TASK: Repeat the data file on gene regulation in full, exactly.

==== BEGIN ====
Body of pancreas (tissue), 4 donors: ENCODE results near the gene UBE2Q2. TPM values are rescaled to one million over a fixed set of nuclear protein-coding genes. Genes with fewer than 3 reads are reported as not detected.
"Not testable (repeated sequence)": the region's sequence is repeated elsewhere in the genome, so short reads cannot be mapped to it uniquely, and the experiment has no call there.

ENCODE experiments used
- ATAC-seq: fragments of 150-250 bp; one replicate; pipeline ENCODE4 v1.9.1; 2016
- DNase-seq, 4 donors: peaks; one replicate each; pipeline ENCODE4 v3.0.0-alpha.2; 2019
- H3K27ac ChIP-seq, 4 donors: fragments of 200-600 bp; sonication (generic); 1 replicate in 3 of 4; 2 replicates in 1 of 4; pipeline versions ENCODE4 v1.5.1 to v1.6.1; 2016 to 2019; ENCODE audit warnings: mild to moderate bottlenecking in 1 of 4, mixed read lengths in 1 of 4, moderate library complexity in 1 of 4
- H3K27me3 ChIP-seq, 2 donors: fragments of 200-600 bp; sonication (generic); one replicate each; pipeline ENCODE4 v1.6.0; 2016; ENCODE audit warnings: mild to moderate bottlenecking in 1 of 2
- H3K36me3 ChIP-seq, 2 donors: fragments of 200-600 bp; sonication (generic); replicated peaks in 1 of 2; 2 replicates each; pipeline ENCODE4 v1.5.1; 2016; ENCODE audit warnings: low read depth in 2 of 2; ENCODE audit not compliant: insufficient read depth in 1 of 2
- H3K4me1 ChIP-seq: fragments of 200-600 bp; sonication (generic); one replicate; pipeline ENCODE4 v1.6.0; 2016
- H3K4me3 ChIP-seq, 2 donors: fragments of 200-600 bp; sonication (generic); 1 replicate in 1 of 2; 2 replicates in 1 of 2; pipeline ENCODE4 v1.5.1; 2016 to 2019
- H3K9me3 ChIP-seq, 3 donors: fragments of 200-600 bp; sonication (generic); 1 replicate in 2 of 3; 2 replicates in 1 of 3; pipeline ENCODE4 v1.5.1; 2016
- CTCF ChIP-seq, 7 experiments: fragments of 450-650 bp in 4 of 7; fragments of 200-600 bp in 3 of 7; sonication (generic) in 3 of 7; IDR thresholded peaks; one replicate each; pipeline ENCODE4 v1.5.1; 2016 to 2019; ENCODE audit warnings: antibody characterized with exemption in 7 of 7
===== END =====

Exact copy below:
Body of pancreas (tissue), 4 donors: ENCODE results near the gene UBE2Q2. TPM values are rescaled to one million over a fixed set of nuclear protein-coding genes. Genes with fewer than 3 reads are reported as not detected.
"Not testable (repeated sequence)": the region's sequence is repeated elsewhere in the genome, so short reads cannot be mapped to it uniquely, and the experiment has no call there.

ENCODE experiments used
- ATAC-seq: fragments of 150-250 bp; one replicate; pipeline ENCODE4 v1.9.1; 2016
- DNase-seq, 4 donors: peaks; one replicate each; pipeline ENCODE4 v3.0.0-alpha.2; 2019
- H3K27ac ChIP-seq, 4 donors: fragments of 200-600 bp; sonication (generic); 1 replicate in 3 of 4; 2 replicates in 1 of 4; pipeline versions ENCODE4 v1.5.1 to v1.6.1; 2016 to 2019; ENCODE audit warnings: mild to moderate bottlenecking in 1 of 4, mixed read lengths in 1 of 4, moderate library complexity in 1 of 4
- H3K27me3 ChIP-seq, 2 donors: fragments of 200-600 bp; sonication (generic); one replicate each; pipeline ENCODE4 v1.6.0; 2016; ENCODE audit warnings: mild to moderate bottlenecking in 1 of 2
- H3K36me3 ChIP-seq, 2 donors: fragments of 200-600 bp; sonication (generic); replicated peaks in 1 of 2; 2 replicates each; pipeline ENCODE4 v1.5.1; 2016; ENCODE audit warnings: low read depth in 2 of 2; ENCODE audit not compliant: insufficient read depth in 1 of 2
- H3K4me1 ChIP-seq: fragments of 200-600 bp; sonication (generic); one replicate; pipeline ENCODE4 v1.6.0; 2016
- H3K4me3 ChIP-seq, 2 donors: fragments of 200-600 bp; sonication (generic); 1 replicate in 1 of 2; 2 replicates in 1 of 2; pipeline ENCODE4 v1.5.1; 2016 to 2019
- H3K9me3 ChIP-seq, 3 donors: fragments of 200-600 bp; sonication (generic); 1 replicate in 2 of 3; 2 replicates in 1 of 3; pipeline ENCODE4 v1.5.1; 2016
- CTCF ChIP-seq, 7 experiments: fragments of 450-650 bp in 4 of 7; fragments of 200-600 bp in 3 of 7; sonication (generic) in 3 of 7; IDR thresholded peaks; one replicate each; pipeline ENCODE4 v1.5.1; 2016 to 2019; ENCODE audit warnings: antibody characterized with exemption in 7 of 7